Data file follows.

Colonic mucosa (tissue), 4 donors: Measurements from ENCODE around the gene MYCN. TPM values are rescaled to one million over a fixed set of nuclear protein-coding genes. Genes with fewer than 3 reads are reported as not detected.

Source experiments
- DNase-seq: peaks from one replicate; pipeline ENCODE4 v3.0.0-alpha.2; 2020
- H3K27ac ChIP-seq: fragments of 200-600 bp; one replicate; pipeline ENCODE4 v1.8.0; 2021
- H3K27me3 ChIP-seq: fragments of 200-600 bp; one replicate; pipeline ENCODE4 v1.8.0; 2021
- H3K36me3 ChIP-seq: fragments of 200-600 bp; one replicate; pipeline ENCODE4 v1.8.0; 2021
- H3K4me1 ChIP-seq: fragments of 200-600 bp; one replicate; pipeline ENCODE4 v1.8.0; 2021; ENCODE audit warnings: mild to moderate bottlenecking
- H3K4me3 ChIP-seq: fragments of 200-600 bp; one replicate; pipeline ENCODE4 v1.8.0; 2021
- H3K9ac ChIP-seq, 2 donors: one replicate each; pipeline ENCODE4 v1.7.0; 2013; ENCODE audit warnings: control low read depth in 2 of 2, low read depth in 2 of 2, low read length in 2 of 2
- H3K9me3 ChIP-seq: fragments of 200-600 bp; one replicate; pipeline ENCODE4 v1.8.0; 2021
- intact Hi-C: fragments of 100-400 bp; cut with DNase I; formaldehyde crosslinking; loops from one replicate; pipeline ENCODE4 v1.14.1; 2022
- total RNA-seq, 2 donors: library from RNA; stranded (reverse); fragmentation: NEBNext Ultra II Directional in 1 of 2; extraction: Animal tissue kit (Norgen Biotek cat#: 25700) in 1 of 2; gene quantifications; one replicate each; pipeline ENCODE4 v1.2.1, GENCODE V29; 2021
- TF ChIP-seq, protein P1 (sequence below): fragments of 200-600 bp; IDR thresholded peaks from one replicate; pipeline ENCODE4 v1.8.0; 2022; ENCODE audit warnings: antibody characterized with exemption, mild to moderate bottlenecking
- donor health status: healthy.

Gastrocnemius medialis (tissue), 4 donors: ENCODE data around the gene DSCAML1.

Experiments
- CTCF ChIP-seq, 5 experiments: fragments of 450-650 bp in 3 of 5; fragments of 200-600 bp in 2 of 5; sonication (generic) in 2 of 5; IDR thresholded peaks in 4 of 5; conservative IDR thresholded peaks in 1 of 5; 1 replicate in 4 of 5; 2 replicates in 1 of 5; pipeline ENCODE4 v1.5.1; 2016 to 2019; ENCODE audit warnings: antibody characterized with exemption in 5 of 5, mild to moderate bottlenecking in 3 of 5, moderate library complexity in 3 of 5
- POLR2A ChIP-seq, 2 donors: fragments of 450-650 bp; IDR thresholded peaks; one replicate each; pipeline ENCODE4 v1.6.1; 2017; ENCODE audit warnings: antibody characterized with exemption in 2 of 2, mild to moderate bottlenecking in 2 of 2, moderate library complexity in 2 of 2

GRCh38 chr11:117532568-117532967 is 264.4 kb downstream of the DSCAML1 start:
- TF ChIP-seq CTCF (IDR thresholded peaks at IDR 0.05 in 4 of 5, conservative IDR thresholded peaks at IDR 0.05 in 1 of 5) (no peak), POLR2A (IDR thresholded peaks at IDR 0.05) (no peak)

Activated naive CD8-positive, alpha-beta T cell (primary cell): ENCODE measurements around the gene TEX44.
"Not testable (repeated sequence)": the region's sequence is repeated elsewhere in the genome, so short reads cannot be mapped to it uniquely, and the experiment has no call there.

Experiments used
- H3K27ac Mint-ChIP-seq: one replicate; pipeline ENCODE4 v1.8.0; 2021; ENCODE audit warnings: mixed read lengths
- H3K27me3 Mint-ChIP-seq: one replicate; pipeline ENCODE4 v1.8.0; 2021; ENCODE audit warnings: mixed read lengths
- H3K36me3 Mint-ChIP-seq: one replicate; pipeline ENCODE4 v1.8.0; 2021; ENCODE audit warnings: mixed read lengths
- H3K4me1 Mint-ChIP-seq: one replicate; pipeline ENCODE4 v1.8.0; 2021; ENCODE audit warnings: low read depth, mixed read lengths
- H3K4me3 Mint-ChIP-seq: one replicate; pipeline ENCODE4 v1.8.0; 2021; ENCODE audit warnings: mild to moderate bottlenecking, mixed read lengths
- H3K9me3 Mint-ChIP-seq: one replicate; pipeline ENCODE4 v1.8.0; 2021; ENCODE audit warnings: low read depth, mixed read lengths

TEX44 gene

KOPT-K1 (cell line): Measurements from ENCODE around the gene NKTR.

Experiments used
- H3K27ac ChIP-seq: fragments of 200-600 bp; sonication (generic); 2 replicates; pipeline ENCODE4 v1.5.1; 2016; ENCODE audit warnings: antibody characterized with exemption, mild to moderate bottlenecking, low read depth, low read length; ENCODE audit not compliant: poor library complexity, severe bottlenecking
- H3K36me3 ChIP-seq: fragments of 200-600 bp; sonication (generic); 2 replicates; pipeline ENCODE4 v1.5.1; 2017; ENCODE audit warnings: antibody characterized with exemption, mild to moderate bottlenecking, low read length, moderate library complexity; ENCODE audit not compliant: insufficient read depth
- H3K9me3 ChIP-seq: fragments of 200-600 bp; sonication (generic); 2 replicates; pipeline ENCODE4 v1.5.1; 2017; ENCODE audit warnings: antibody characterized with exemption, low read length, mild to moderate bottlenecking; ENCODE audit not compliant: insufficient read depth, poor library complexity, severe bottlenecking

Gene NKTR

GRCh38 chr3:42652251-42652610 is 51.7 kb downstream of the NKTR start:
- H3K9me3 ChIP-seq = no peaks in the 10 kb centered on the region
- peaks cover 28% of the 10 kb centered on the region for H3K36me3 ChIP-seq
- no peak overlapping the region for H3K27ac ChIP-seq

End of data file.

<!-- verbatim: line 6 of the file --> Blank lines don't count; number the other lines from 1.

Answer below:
- H3K36me3 ChIP-seq: fragments of 200-600 bp; one replicate; pipeline ENCODE4 v1.8.0; 2021